- Dec 2014
- The Milky Way
Stent surgery will not cut the risk of having a heart attack or premature death, a major study has found. The procedure - inserting an artificial valve to unblock severely clogged arteries - does appear to reduce chest pain better than just using blood-thinning medicines.
But according to a federally-funded study by New York University, that's the extent of the benefits.
The results have sent shock-waves through the medical community by calling into question one of the most common practices in heart care, used to treat 1.8 million Americans a year, including Democratic nominee Bernie Sanders, and 750,000 Brits, including Mick Jagger.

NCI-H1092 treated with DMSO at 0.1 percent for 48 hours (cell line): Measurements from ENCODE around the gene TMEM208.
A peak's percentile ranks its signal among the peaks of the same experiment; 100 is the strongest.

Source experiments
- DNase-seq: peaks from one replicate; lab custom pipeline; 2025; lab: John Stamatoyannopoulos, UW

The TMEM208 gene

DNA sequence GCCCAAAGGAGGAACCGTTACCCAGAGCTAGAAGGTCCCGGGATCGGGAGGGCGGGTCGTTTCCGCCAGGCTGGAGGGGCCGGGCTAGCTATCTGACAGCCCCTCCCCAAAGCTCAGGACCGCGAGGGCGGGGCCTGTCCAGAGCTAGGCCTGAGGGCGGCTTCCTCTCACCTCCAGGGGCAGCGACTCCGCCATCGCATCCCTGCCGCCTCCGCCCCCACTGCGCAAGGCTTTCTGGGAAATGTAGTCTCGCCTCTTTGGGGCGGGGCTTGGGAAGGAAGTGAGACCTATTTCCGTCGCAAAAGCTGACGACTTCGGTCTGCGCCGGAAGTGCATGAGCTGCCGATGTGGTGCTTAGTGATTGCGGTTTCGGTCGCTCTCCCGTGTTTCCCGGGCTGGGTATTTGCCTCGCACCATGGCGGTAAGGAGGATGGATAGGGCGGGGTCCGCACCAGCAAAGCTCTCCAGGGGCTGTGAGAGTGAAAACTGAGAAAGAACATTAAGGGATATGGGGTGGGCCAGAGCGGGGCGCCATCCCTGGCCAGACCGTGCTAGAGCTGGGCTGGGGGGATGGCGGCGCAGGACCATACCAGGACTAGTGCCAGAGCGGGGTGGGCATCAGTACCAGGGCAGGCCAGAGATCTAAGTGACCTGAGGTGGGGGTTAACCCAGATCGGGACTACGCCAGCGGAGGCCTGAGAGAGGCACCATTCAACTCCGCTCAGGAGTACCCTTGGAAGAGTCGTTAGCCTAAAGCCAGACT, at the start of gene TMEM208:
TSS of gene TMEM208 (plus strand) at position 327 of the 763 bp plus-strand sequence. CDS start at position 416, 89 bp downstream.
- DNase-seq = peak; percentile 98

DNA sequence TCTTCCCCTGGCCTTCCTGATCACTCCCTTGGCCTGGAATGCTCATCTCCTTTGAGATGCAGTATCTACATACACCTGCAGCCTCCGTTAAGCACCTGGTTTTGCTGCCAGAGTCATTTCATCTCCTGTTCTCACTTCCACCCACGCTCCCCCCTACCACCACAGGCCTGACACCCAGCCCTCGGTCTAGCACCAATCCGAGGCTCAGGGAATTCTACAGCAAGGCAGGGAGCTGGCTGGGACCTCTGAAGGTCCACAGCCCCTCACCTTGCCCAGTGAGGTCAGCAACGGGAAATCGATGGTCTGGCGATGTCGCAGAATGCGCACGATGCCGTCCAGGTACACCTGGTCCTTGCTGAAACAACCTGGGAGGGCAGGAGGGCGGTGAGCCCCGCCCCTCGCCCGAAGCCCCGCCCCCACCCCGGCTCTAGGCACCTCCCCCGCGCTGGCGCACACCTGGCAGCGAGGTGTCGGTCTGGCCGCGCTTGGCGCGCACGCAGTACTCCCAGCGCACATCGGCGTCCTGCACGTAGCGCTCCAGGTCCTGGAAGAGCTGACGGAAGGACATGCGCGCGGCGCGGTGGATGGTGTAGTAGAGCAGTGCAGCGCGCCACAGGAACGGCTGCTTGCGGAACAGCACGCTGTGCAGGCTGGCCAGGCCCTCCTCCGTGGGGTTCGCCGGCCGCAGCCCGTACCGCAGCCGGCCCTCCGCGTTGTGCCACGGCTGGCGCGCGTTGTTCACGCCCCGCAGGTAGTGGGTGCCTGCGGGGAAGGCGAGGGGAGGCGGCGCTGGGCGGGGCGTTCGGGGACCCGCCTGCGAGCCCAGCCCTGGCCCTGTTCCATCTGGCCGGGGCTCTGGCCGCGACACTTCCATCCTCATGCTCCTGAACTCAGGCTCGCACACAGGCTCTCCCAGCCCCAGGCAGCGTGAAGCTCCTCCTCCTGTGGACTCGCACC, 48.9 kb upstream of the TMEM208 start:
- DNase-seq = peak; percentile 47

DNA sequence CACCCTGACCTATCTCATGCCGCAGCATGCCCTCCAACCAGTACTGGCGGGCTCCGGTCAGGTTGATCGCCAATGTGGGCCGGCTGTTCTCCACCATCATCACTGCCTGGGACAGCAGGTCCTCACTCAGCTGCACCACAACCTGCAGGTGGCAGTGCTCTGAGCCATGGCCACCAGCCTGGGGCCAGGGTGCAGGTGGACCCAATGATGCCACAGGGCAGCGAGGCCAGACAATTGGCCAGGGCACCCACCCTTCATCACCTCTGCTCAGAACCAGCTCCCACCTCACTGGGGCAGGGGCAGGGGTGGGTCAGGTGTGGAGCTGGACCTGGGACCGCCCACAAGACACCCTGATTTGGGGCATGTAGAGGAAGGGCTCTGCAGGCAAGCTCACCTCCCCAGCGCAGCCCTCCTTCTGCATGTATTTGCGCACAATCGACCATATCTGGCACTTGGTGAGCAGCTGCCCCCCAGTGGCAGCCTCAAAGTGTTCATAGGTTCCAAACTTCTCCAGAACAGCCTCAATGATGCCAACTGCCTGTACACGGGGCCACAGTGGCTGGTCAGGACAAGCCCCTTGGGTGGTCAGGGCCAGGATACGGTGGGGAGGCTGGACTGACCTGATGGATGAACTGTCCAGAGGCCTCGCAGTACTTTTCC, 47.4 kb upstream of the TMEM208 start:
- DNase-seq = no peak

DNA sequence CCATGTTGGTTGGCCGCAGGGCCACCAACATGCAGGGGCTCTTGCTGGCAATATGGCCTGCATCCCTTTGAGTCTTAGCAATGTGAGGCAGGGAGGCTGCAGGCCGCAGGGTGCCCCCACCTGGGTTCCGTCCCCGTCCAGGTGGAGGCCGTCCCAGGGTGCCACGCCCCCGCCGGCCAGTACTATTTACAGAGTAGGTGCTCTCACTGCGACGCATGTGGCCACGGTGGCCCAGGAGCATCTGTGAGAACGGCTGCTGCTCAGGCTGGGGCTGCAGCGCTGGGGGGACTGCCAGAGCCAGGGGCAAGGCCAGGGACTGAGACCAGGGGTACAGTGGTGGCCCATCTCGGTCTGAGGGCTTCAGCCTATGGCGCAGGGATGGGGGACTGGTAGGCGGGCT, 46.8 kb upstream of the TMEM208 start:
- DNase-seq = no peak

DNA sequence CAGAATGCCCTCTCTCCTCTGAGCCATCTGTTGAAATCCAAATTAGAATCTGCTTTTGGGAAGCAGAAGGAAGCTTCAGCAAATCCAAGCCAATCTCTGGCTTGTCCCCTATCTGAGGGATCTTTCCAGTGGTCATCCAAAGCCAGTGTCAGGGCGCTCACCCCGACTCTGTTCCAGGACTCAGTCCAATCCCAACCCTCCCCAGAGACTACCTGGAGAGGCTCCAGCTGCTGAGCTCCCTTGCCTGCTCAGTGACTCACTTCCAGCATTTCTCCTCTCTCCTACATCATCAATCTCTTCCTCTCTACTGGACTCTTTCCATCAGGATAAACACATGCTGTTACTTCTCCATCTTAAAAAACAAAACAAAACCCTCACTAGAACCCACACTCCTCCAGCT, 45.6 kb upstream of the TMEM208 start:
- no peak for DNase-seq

It is the strongest evidence yet that tens of thousands of costly stent procedures and bypass operations each year are unnecessary or premature for people with stable disease.
For non-emergency cases, the study shows 'there's no need to rush' into invasive tests and procedures, said New York University's Dr. Judith Hochman. There might even be harm: To doctors' surprise, study participants who had a procedure were more likely to suffer a heart problem or die over the next year than those treated with medicines alone.
Mick Jagger and Bernie Sanders are among the millions of people a year who get stents inserted to unclog arteries. A major new NYU study found it does not lower a patient's risk of heart attack.